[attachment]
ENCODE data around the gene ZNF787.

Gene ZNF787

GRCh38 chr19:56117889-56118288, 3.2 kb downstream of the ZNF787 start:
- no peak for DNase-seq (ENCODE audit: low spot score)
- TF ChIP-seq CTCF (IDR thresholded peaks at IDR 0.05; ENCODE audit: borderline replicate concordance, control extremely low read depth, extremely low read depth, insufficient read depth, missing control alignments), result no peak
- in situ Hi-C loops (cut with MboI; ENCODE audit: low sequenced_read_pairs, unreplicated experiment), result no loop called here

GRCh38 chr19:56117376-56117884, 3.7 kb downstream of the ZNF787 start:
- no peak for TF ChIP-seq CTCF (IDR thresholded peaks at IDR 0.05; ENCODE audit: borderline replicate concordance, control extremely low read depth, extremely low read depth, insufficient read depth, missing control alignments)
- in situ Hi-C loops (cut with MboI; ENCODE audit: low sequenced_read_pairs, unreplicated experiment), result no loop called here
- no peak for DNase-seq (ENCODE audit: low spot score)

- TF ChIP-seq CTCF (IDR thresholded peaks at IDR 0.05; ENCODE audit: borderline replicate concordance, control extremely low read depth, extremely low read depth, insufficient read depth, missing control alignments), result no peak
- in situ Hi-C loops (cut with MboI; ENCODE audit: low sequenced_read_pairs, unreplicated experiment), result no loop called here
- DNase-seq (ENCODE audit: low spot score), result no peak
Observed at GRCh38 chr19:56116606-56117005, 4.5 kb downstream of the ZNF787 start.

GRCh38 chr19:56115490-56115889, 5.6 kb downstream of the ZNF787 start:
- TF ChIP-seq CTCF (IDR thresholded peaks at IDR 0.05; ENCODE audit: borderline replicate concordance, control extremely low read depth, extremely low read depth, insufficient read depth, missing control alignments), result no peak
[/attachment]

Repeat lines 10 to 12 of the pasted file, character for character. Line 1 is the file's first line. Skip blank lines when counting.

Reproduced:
- no peak for DNase-seq (ENCODE audit: low spot score)

- TF ChIP-seq CTCF (IDR thresholded peaks at IDR 0.05; ENCODE audit: borderline replicate concordance, control extremely low read depth, extremely low read depth, insufficient read depth, missing control alignments), result no peak
- in situ Hi-C loops (cut with MboI; ENCODE audit: low sequenced_read_pairs, unreplicated experiment), result no loop called here